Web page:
Inside Llewyn Davis
"Inside Llewyn Davis" is the most satisfyingly diabolical cinematic structure that the Coens have ever contrived, and that's just one reason that I suspect it…
His real name was John Simon Ritchie, and his father was a trombone player who left before he was born. His mother wore her hair long and went to all the hippie festivals with the little boy at her side. They lived in London's East End, within the culture of poverty and drugs. When he was fifteen, Ritchie dropped out of school. When he was seventeen, he was one of the most famous people in England, although by then he was known as Sid Vicious of the notorious Sex Pistols.
What did he respond to when the American girl, Nancy Spungen, came into his life? She was a groupie from New York, but she was also an authority figure who pushed him to try harder, complained when he was not given his due, and plotted to get him better deals and wider exposure. If she had not bled to death that night in New York, she might have made Vicious really amount to something, someday.
The astonishing thing about "Sid and Nancy" is the amount of subtle information it gives us about their relationship, given the fact that the surface of the movie is all tumult and violence, pain and confusion. This movie doesn't take the easy way out and cast these two lovers as Romeo and Juliet, misunderstood waifs. It sees beneath their leather and chains, their torn T-shirts and steel-toed boots, to a basically conventional relationship between an ambitious woman and a man who was still a boy.
They needed each other. Spungen needed someone to mother, and Vicious, according to his friends, needed self-esteem and was immensely proud that he had an American girlfriend. They were meant for each other, but by the end it was all just ashes and bewilderment, because they were so strung out on drugs that whole days would slip by unnoticed. In their fantasies of doomed romance, they planned to go out together in a suicide pact, but by the end they were too sick to even go out together for a pizza.
By now, everybody knows that Vicious woke up one morning in New York's Chelsea Hotel to find Spungeon's dead body. He was booked on suspicion of murder, released on bail, and two months later was dead of a drug overdose. The available evidence strongly suggests that he did not stab Spungeon to death, but that she died of one of those untidy accidents that befall drug abusers. A human being is a dangerous thing to let loose in a room with itself, when it cannot think.
There were some good times earlier in their story, but on the evidence of this movie there were not many. By the time Spungeon met Vicious in London in the mid-1970s, the Sex Pistols were the most infamous punk rock band in the world. But they were in the position of Gandhi in that apocryphal story where he sees the mob run past and races to get in front of his followers. The punk conceit was a total rejection of conventional society; their credo was the line by Johnny Rotten, the Pistols' lead singer: "Got a problem and the problem is you." For the Pistols to stay in front of that mob, they had to be meaner, more violent, more negative than their followers. How did it feel to stand on a bandstand and make angry music while your fans stood face to face, banging heads until unconsciousness came?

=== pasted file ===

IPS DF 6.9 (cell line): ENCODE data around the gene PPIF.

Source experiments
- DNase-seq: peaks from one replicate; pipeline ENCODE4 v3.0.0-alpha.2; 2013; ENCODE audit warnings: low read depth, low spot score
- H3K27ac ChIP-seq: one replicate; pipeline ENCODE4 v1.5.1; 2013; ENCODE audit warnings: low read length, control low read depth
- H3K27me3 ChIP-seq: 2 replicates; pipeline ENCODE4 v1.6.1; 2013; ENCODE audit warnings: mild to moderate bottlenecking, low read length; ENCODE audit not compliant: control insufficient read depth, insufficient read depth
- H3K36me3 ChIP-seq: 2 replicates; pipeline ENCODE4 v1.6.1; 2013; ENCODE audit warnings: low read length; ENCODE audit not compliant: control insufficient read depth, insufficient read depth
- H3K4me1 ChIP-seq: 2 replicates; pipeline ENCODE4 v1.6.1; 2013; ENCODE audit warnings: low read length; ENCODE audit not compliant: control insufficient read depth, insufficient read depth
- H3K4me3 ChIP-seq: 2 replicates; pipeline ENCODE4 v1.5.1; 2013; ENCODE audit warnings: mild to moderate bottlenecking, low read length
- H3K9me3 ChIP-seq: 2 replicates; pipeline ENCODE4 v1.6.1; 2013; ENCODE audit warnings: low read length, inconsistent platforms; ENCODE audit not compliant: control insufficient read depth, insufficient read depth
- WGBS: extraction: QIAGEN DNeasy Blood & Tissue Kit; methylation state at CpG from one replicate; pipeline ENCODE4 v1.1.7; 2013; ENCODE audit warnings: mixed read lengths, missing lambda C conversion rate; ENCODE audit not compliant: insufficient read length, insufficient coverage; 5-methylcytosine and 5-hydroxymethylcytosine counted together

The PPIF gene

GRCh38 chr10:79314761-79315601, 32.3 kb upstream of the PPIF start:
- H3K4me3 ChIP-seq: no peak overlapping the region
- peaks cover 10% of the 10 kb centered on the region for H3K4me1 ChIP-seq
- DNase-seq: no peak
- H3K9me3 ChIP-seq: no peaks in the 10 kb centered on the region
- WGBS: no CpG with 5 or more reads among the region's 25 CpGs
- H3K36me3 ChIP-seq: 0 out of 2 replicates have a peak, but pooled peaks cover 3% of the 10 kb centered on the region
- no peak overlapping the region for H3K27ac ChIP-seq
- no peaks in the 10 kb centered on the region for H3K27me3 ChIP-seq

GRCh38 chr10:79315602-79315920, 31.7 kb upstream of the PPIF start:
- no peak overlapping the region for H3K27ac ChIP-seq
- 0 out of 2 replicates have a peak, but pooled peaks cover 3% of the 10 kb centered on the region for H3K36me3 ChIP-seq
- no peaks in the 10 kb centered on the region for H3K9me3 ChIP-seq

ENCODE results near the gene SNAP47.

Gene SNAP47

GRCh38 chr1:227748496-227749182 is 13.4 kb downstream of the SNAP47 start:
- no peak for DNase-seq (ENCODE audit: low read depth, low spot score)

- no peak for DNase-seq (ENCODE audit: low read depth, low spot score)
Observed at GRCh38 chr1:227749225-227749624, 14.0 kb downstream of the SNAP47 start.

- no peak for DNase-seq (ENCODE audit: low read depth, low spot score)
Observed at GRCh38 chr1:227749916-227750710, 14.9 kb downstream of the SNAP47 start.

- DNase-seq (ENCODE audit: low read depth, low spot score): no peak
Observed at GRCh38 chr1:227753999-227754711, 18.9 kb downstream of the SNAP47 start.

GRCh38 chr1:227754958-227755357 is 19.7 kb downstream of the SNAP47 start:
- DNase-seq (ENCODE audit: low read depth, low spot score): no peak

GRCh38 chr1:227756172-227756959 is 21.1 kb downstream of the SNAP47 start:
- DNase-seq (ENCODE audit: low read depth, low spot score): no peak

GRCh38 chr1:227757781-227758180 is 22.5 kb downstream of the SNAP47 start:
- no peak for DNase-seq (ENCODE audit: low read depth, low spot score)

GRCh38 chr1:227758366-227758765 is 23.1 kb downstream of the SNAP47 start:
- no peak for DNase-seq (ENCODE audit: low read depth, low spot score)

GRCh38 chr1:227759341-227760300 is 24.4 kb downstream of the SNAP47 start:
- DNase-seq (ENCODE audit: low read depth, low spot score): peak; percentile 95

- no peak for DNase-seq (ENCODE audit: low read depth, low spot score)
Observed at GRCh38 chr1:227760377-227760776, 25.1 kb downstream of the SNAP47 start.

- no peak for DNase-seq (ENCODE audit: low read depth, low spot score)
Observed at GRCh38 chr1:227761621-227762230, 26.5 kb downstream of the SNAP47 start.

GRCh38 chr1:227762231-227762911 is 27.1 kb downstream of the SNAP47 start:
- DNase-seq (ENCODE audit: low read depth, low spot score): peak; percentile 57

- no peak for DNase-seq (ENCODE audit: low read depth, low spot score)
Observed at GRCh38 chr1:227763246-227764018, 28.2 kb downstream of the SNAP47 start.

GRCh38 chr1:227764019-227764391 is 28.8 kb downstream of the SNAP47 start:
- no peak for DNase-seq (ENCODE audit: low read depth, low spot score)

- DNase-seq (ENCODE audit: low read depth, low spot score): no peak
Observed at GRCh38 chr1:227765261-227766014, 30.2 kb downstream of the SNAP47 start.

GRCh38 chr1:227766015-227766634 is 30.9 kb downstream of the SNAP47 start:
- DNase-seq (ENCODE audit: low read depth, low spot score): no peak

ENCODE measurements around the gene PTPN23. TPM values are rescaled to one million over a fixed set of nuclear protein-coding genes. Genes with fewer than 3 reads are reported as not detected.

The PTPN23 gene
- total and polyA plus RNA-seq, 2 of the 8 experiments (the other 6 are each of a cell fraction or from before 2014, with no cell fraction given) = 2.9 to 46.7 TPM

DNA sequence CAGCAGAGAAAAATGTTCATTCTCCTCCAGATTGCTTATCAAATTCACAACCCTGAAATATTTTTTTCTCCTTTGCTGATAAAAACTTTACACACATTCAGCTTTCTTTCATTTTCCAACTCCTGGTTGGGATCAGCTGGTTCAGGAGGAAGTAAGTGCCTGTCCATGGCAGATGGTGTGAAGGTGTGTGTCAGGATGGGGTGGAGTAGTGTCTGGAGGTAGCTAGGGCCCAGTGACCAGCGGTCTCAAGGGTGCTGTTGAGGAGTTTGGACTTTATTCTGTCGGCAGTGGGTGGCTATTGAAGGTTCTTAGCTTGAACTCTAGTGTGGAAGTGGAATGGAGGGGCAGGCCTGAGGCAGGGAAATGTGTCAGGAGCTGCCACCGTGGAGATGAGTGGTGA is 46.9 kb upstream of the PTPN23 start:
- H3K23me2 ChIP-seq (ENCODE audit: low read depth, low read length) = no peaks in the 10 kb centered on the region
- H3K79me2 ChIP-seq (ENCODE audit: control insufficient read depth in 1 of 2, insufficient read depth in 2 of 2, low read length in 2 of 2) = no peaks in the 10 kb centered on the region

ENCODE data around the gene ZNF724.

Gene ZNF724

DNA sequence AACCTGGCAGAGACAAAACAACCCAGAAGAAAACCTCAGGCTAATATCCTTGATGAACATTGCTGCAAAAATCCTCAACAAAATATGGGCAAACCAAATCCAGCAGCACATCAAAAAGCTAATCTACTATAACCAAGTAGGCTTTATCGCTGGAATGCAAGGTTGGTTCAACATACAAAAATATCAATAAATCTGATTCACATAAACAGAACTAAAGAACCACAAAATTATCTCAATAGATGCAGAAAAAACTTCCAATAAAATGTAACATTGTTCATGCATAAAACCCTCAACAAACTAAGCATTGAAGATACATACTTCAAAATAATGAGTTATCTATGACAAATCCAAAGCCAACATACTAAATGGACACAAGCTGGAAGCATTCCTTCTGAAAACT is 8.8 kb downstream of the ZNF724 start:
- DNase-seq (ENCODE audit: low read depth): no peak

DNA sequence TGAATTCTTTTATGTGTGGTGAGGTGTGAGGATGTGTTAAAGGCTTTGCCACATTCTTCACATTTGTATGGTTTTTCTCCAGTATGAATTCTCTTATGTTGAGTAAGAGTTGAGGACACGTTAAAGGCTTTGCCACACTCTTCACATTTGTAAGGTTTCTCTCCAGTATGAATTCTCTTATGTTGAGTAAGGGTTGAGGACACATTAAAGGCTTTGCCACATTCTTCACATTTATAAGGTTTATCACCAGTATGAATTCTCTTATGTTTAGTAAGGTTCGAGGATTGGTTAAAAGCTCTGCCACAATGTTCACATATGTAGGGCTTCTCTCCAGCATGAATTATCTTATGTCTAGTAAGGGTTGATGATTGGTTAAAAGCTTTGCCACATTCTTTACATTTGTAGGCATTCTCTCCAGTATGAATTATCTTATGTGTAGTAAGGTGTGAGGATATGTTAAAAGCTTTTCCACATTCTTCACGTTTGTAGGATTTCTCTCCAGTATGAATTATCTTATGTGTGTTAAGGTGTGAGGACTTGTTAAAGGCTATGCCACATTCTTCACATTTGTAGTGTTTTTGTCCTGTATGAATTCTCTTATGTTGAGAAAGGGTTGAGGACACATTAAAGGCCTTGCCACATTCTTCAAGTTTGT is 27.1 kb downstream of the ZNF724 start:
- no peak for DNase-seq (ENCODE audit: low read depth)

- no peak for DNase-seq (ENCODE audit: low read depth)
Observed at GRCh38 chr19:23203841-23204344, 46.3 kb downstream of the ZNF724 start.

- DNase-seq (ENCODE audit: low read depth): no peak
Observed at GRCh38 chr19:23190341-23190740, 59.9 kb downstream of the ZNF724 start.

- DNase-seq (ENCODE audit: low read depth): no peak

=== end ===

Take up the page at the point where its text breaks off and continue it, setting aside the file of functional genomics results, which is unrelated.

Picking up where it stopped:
"Sid and Nancy" suggests that Vicious never lived long enough to really get his feet on the ground, to figure out where he stood and where his center was. He was handed great fame and a certain amount of power and money, and indirectly told that his success depended on staying fucked up. This is a big assignment for a kid who would otherwise be unemployable. Vicious did his best, fighting and vomiting and kicking his way through his brief days and long nights, until Spungen brought him a measure of relief. Some nights she was someone to hold, and other nights she was someone to hold onto. What difference did it make?
"Sid and Nancy" makes these observations with such complexity, such vividness, and such tenderness that at the end of the film a curious thing happens. You do not weep for Vicious, or Spungen, but maybe you weep for all of us, that we have been placed in a world where it is possible for people to make themselves so unhappy. Vicious was not a hero, just a guy who got himself into a situation he couldn't handle. But to thousands of London kids, he represented an affront to a society that offered no jobs, no training, no education, and no entry into the world of opportunity. If life offers you nothing, the least you can offer it is the finger.
Performances like the ones in this film go beyond movie acting and into some kind of evocation of real lives. Vicious is played by Gary Oldman and Spungen is played by Chloe Webb, and there isn't even a brief period at the top of the movie where we have to get used to them. They are these people, driven and relentless.
The movie was directed by Alex Cox, who made "Repo Man" a couple of years ago, and here he announces himself as a great director. He and his actors pull off the neat trick of creating a movie full of noise and fury, and telling a meticulous story right in the middle of it.
But why should anyone care about a movie about two scabrous vulgarians? Because the subject of a really good movie is sometimes not that important. It's the acting, writing, and direction that count. If a movie can illuminate the lives of other people who share this planet with us and show us not only how different they are but, how even so, they share the same dreams and hurts, then it deserves to be called great. If you have an open mind, it is possibly true that the less you care about Sid Vicious, the more you will admire this movie.
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